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The role of theatre practitioners in exploring the past
Yvette Hutchison

Dramatising the TRC 2 Dramatising the Truth and Reconciliation Commission: the role of theatre practitioners in exploring the past Throw a clatter of memories at the mirror of your life and watch the pieces scatter on the ground. There’s no pattern. They glint in the shadows, demanding inspection as you hesitate to choose which one you’ll pick up first. Some pieces choose themselves, however much you try to avoid them. (Hugh Lewin, 2011: 17) The end of apartheid brought with it many changes, including changes to the memories with which we engage. The TRC and

in South African performance and archives of memory
Remembering and forgetting
Yvette Hutchison

The TRC’s reconfiguring of the past 1 The Truth and Reconciliation Commission’s reconfiguring of the past: remembering and forgetting We are charged to unearth the truth about our dark past, to lay the ghosts of that past so that they will not return to haunt us. And [so] that we will thereby contribute to the healing of a traumatised and wounded people – for all of us in South Africa are wounded people – and in this manner to promote national unity and reconciliation. (Desmond Tutu)1 Because of this very fullness, the hypothetical fullness, of this archive

in South African performance and archives of memory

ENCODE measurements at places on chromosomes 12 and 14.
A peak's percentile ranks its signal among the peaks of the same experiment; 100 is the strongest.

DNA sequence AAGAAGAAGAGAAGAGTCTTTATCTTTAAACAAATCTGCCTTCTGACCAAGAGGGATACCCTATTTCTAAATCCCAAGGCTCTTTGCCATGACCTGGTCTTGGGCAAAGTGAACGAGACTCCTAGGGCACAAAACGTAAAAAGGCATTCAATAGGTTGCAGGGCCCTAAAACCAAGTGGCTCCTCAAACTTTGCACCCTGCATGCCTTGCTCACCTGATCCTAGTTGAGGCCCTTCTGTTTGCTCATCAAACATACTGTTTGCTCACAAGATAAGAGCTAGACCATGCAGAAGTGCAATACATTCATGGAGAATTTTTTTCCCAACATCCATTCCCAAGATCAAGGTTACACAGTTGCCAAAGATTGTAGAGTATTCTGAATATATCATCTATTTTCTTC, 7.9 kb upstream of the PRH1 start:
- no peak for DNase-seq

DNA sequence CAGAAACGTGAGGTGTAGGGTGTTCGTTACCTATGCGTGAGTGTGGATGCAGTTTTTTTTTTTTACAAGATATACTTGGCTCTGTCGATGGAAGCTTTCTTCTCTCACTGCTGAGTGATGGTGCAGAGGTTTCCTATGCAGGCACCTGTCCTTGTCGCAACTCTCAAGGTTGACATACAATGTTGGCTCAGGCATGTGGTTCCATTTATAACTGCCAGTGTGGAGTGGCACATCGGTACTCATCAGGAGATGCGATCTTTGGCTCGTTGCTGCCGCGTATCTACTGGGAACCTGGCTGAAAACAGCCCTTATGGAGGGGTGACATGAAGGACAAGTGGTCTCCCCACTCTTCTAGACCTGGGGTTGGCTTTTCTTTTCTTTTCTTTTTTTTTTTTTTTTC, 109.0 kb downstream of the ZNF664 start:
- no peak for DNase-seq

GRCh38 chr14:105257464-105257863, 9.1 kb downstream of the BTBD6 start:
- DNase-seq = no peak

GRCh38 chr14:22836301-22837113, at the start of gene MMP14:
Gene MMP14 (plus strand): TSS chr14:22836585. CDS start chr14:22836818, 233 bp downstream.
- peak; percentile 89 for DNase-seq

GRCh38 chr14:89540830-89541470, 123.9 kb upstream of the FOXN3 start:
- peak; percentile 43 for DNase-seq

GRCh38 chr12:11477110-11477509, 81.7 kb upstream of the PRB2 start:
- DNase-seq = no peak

This book explores the place of memory in post-apartheid South Africa by analysing state sanctioned-performances of the nation. It first explores how the Truth and Reconciliation Commission (TRC) archive was created, and what it means to contemporary South Africa. The book then explores creative responses to the TRC. It examines individual narratives that have become iconic; asking why these have been chosen to represent the experiences of the broader majority. It analyses how contemporary cultural practitioners are particularly exploring various non-realistic, highly performative forms in conjunction with verbatim narratives to reflect on diverse lived realities in South Africa. The inherited apartheid archives embody particular narratives of South Africa, especially those that defined separate cultural identities, with their relative worth and histories. The way these archives of memory were constructed and controlled is important, especially insofar as they affected the social structure of the nation, beyond apartheid legislation. The book looks at how at moments of political crisis or transition, specific narratives of history, from particular cultural perspectives, have been performed in public spaces to define national identities. It also explores how Mbeki used the South Africa-Mali project, within the context of the New Partnership for Africa's Development (NEPAD) to extend the imagined boundaries of the nation. Finally, the book explores contemporary popular performance and theatrical engagements with history and memory.